Sunday, August 30, 2009


Often, the hardest part of any project is STARTING.

And, start I did. The initial stages of the first piece with a photo transfer onto the canvas (coated with an acrylic ground). This young man was 23 years old when this photo was taken. He was still a Brother then and it was not long before he embarked on his journey to Hawaii.

This is about more than halfway through completion.

Here is my artist statement for this project:

Where were you when you were 23 years old? What were you doing?

So many of us, even when we reach the age of 30 are not sure of what we want to do with our lives. We wait for that crystallized moment in time hoping to finally figure out why you were put on this planet to begin with. For many of us, that moment never comes with any kind of conviction or clarity and we spend most of our lives stumbling through it with a certain degree of uncertainty.

Imagine, at 23 years of age having such a strong calling to become a priest (or a vocation), that you leave your small town and family to sail halfway across the world to a place that couldn’t be any more opposite than where you came from. Talk about leaving your comfort zone! Most of us labor over trivial things such as deciding what to order off of a menu, or what to wear that day. In this day and age, people can commit to a tattoo more readily than they can a vocation.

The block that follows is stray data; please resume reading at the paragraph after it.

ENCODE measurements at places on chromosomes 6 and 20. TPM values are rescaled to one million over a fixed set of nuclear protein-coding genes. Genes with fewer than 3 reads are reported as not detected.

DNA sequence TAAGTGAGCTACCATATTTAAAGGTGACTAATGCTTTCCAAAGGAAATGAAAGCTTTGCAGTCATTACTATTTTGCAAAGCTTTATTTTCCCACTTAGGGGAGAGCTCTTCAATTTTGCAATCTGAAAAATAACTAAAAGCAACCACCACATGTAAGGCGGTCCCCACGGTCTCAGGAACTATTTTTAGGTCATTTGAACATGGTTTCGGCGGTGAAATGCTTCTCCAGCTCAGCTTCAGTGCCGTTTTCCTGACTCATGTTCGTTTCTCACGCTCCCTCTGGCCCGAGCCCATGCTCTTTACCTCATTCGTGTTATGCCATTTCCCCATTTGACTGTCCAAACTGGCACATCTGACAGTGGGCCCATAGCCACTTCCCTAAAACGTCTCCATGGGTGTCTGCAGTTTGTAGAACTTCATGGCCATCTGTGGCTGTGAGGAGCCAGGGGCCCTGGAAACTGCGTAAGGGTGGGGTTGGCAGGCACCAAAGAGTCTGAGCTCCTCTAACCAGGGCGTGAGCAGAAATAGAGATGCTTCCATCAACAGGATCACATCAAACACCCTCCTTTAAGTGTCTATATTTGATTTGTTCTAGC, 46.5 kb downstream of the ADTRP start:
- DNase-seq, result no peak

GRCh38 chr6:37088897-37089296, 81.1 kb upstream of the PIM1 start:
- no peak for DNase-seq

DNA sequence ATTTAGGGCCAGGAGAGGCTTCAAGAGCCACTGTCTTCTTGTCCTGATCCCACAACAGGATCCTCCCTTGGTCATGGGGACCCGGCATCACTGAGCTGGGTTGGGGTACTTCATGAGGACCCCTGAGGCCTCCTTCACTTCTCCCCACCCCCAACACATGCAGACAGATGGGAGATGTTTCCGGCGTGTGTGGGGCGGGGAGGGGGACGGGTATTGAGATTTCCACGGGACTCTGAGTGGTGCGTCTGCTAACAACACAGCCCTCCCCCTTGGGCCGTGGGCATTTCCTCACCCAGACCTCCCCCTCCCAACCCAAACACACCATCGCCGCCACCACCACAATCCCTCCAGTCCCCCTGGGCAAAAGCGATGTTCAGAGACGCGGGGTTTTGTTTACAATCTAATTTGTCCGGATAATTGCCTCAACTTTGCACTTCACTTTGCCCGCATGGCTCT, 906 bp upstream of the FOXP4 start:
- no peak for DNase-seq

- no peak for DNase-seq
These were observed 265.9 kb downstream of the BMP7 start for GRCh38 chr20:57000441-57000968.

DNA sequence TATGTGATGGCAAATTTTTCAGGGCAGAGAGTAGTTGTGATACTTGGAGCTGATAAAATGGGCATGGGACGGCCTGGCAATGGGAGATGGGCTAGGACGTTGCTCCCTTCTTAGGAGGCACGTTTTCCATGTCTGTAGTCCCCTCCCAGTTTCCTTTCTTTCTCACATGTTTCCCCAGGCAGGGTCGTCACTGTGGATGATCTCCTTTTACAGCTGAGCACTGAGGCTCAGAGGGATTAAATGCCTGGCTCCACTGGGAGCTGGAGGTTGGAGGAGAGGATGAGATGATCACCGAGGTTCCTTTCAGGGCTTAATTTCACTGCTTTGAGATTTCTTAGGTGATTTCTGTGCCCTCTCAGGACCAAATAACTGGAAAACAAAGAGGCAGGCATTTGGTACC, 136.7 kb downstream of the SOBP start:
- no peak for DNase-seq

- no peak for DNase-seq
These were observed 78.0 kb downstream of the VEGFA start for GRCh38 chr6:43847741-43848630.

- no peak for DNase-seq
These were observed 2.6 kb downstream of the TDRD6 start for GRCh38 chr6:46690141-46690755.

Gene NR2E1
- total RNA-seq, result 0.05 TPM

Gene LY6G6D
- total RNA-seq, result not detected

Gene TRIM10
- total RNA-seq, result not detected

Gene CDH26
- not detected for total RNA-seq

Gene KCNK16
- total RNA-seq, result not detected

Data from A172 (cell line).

April 15, 2009 marks a 120 years since Father Damien’s death (now Blessed Damien and soon to be St. Damien). Unless you were raised by a pack of wolves, you already know that he died of leprosy. Did you know that he was only 49 years old when he died? So very young.

Damien left Belgium to sail to Hawaii in November, 1863. He was still a Brother, not yet a priest. He was 23 years old. On March 19, 1864, he arrived in Honolulu, Hawaii. He ‘celebrated’ a birthday during that journey. I figure, that’s FOUR long months of an ocean voyage to get from point “A” to point “B”! I can’t even begin to imagine what kind of a journey that must’ve been.